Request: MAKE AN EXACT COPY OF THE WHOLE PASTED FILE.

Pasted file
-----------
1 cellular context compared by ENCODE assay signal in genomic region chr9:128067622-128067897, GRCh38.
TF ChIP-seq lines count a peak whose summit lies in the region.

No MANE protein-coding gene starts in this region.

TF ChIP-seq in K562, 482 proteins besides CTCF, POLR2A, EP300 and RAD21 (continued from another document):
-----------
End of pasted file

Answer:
1 cellular context compared by ENCODE assay signal in genomic region chr9:128067622-128067897, GRCh38.
TF ChIP-seq lines count a peak whose summit lies in the region.

No MANE protein-coding gene starts in this region.

TF ChIP-seq in K562, 482 proteins besides CTCF, POLR2A, EP300 and RAD21 (continued from another document):